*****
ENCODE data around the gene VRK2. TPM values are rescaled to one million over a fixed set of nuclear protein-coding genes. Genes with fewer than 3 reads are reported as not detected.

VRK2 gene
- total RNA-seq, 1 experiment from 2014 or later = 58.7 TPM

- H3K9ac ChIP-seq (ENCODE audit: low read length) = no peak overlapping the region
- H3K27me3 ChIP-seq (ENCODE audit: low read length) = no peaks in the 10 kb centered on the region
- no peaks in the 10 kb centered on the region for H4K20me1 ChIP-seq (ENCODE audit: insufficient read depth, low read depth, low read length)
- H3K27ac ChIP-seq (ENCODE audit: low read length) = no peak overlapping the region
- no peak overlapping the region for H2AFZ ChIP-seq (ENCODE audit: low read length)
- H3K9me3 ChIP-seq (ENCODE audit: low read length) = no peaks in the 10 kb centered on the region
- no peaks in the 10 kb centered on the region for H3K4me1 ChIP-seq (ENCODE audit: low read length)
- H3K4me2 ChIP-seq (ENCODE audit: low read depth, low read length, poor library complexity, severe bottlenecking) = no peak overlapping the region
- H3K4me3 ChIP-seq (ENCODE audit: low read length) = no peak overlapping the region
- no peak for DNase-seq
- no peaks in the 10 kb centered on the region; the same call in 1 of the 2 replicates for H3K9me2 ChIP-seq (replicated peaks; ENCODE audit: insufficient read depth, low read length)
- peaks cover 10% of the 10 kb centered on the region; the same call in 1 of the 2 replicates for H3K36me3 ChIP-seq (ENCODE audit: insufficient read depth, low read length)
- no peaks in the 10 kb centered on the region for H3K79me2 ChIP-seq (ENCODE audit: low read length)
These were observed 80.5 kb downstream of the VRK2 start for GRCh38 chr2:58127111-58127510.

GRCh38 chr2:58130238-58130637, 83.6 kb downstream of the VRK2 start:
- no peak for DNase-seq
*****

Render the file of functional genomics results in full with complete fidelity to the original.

ENCODE data around the gene VRK2. TPM values are rescaled to one million over a fixed set of nuclear protein-coding genes. Genes with fewer than 3 reads are reported as not detected.

VRK2 gene
- total RNA-seq, 1 experiment from 2014 or later = 58.7 TPM

- H3K9ac ChIP-seq (ENCODE audit: low read length) = no peak overlapping the region
- H3K27me3 ChIP-seq (ENCODE audit: low read length) = no peaks in the 10 kb centered on the region
- no peaks in the 10 kb centered on the region for H4K20me1 ChIP-seq (ENCODE audit: insufficient read depth, low read depth, low read length)
- H3K27ac ChIP-seq (ENCODE audit: low read length) = no peak overlapping the region
- no peak overlapping the region for H2AFZ ChIP-seq (ENCODE audit: low read length)
- H3K9me3 ChIP-seq (ENCODE audit: low read length) = no peaks in the 10 kb centered on the region
- no peaks in the 10 kb centered on the region for H3K4me1 ChIP-seq (ENCODE audit: low read length)
- H3K4me2 ChIP-seq (ENCODE audit: low read depth, low read length, poor library complexity, severe bottlenecking) = no peak overlapping the region
- H3K4me3 ChIP-seq (ENCODE audit: low read length) = no peak overlapping the region
- no peak for DNase-seq
- no peaks in the 10 kb centered on the region; the same call in 1 of the 2 replicates for H3K9me2 ChIP-seq (replicated peaks; ENCODE audit: insufficient read depth, low read length)
- peaks cover 10% of the 10 kb centered on the region; the same call in 1 of the 2 replicates for H3K36me3 ChIP-seq (ENCODE audit: insufficient read depth, low read length)
- no peaks in the 10 kb centered on the region for H3K79me2 ChIP-seq (ENCODE audit: low read length)
These were observed 80.5 kb downstream of the VRK2 start for GRCh38 chr2:58127111-58127510.

GRCh38 chr2:58130238-58130637, 83.6 kb downstream of the VRK2 start:
- no peak for DNase-seq